This is what the Financial Times is reporting:
A leading Democratic lawmaker on Tuesday called for $20bn in public funds to be made available to the Federal Housing Administration to purchase and refinance pools of subprime mortgages. . . .So far this morning, my attempts to find more details on the Frank plan have not succeeded. I did, however, find this recently published statement of priorities for the House Committee on Financial Services, of which Frank is the chair:
Mr Frank said “we can do it through an existing vehicle rather than a new vehicle”. But the underlying logic of the two proposals is similar.
Mr Frank said that under his plan, the FHA would “buy up packages of mortgages but at a substantial discount”. It would then refinance the loans.
This would require about $20bn up front, but Mr Frank stressed that “the FHA would be repaid” as the loans were refinanced. The ultimate cost of the scheme to US taxpayers, under Congressional scoring practices, would probably be about $3bn to $4bn.
Mr Frank also called for between $5bn and $10bn in loans to the states, which would be used to purchase and refurbish foreclosed homes, and extra funding for counselling services.
Mr Frank said the “lesser efforts” to tackle the mortgage crisis to date “have not been very successful”. The housing crisis was “getting worse not better”.
The externalities involved in foreclosures justified the commitment of public funds. “We are talking about terrible impact on society.”
The main difference between the Frank plan and some of the other proposals circulating is the scale of the intervention envisaged.
Alan Blinder, a professor of economics at Princeton, has called for a new government vehicle modelled on the Home Owners Loan Corporation of the 1930s to borrow between $200bn and $400bn to buy up and restructure distressed loans.
Mark Zandi, chief economist at Moody’s Economy.com told the House financial services committee that it would take about $250bn in upfront funds to purchase all 2m loans expected to end in foreclosure by the end of this decade.
Mr Frank said “reality constrains” and his plan was limited to $20bn for the FHA because of the budget deficit and the need to meet pay-as-you-go spending rules.
The Committee on Financial Services urges the congressional budget resolution to prioritize the following critical issues:I still have no particular idea where the "one million distressed homeowners" figure comes from, but we can, I think, conclude that it would be a total number of all FHA-related initiatives, including FHASecure and other kinds of fairly straightforward refinance programs, not just a program that involves FHA purchasing an existing loan in order to refinance it.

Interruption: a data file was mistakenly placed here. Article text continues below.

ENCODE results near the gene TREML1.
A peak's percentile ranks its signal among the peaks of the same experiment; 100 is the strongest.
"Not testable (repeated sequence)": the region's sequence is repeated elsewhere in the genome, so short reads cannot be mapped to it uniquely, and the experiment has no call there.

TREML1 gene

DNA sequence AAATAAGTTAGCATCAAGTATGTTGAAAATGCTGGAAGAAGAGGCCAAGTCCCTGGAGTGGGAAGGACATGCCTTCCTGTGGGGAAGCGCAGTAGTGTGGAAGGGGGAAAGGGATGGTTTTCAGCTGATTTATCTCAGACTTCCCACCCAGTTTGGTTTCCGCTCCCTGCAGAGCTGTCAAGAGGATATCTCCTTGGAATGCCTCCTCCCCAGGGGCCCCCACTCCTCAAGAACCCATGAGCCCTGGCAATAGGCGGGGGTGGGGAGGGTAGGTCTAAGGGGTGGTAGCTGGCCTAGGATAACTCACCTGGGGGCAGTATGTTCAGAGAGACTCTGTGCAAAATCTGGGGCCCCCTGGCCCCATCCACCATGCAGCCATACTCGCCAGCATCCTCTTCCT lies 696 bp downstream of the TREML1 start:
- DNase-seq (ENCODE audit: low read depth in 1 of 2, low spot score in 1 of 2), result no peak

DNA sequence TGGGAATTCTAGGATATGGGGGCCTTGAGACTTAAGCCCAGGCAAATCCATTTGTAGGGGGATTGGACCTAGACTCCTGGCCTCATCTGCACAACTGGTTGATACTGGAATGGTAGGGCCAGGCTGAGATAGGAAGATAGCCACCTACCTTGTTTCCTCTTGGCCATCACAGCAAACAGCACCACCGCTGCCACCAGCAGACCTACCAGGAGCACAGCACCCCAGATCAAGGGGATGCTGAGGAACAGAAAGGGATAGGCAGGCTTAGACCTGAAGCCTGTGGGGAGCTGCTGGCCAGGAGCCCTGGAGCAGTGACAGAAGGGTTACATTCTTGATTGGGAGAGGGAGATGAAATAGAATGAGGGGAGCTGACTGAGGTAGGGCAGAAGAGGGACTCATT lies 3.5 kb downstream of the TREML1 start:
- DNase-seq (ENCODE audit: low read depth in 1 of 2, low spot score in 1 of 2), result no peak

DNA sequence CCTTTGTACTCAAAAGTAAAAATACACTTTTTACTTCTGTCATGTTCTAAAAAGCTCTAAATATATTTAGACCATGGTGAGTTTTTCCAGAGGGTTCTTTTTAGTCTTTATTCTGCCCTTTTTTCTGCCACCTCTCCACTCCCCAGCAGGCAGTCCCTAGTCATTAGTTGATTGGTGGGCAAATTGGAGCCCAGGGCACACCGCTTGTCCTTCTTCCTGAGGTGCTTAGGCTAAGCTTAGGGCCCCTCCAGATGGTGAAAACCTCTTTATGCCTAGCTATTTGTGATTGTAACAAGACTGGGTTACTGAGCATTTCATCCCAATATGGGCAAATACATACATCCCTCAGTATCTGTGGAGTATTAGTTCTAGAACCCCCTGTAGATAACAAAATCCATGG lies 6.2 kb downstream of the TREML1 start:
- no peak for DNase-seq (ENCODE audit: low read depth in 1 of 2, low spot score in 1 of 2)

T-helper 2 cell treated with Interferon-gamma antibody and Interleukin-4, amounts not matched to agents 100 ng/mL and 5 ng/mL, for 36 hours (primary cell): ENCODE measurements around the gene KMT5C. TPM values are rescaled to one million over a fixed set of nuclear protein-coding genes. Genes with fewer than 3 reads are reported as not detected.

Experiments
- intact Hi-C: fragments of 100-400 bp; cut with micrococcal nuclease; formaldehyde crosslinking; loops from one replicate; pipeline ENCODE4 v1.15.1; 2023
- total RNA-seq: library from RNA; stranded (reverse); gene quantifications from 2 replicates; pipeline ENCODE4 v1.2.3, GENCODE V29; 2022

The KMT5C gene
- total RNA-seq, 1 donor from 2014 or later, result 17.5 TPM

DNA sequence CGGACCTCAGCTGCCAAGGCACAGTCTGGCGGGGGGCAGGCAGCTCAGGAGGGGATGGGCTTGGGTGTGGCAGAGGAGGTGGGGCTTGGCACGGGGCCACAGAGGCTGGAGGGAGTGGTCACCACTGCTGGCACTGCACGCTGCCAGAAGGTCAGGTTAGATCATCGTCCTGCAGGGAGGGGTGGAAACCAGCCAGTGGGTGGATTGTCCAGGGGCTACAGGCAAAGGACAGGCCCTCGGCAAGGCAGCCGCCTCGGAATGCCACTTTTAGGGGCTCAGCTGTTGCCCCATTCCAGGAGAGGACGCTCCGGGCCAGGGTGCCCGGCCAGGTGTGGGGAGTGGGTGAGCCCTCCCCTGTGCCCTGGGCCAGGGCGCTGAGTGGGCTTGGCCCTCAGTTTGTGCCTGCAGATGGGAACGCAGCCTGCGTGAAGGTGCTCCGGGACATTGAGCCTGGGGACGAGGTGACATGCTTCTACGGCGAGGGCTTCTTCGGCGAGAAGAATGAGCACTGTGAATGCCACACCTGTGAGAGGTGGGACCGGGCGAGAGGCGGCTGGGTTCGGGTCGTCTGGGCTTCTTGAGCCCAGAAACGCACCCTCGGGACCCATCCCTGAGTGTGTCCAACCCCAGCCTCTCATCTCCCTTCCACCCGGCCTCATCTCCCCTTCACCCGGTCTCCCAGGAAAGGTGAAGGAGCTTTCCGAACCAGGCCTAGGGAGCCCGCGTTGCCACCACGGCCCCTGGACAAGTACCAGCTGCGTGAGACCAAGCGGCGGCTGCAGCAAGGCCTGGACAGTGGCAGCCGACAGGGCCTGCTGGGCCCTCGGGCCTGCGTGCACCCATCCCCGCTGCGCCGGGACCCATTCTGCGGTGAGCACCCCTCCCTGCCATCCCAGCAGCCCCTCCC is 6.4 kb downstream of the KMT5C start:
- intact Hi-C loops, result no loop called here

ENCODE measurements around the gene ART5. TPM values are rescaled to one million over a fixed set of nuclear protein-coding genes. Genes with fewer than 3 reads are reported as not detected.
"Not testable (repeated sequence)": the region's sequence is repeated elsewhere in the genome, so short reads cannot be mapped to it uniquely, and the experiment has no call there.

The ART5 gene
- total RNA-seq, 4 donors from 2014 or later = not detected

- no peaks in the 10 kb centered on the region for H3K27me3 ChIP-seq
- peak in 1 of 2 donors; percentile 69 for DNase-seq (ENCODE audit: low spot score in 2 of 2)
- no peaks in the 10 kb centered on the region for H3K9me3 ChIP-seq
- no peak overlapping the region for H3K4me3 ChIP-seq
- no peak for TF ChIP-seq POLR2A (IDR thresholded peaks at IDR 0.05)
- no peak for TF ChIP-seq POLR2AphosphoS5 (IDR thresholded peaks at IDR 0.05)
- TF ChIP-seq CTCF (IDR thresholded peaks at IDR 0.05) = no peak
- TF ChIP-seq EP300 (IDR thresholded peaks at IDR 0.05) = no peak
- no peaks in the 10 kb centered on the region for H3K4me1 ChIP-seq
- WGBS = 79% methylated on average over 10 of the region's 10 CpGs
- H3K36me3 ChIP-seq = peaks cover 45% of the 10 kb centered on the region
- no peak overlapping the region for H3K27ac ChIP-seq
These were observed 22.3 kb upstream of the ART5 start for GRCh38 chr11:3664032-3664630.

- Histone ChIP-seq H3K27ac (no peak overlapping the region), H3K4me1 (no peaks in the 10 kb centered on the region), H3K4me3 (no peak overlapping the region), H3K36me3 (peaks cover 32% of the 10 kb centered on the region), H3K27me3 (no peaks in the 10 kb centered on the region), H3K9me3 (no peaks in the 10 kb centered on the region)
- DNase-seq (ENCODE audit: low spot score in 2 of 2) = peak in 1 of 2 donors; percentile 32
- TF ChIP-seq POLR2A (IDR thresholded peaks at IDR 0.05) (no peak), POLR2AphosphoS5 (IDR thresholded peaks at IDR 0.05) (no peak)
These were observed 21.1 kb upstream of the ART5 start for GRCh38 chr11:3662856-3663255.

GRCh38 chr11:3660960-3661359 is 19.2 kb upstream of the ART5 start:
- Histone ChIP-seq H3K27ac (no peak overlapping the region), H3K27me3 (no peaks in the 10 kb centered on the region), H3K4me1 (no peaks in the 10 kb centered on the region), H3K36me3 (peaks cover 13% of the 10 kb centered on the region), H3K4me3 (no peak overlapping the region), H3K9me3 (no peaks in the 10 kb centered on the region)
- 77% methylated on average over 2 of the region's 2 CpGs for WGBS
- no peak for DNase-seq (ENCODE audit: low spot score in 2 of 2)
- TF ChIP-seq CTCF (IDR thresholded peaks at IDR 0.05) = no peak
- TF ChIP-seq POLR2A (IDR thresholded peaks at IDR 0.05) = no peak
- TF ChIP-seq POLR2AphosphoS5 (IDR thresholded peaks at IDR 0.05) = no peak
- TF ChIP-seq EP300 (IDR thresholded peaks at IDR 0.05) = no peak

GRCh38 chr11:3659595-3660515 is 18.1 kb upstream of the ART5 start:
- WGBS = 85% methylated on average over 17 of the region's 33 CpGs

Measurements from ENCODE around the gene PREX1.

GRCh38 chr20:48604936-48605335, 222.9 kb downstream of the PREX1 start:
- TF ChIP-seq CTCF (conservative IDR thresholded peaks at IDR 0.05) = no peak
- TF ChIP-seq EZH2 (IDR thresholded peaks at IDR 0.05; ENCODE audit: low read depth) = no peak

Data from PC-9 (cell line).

(1) Housing Initiative. Over the last six months, the nation has experienced a significant increase in the number of homeowners facing the risk of foreclosure, with estimates of as many as 2.8 million subprime and “Alt A” borrowers facing loss of their homes over the next five years. We have already experienced declining home prices in many areas of the country, and the physical deterioration of certain communities, as a result of waves of vacant homes that were foreclosed or abandoned.
The Financial Services Committee is developing a number of proposals to address these growing problems. Given the urgency to take action, a significant portion of the cost of such proposals will likely be incurred in the current fiscal year. However, there would be some loan activities, FHA administrative costs, and additional housing counseling funding that would be needed over the period of the Budget Resolution.
First, the Committee is working on a proposal to provide refinancing opportunities to save as many as 1 million distressed homeowners from having their homes go into foreclosure. Such a proposal will likely involve using FHA and may involve the federal government purchasing loans. It would be implemented through separate authorizing legislation. Any proposal will require the existing holder to write down the loan to a level that is consistent with the homeowner’s ability to pay, and would exclude investor-owned and second homes. The estimated credit subsidy cost could be as much as $15 billion over the next five years. The Committee is also exploring options to limit federal government exposure and thus reduce costs. We could, for instance, require a limited soft second mortgage to the government that would enhance recoveries resulting from future property sales.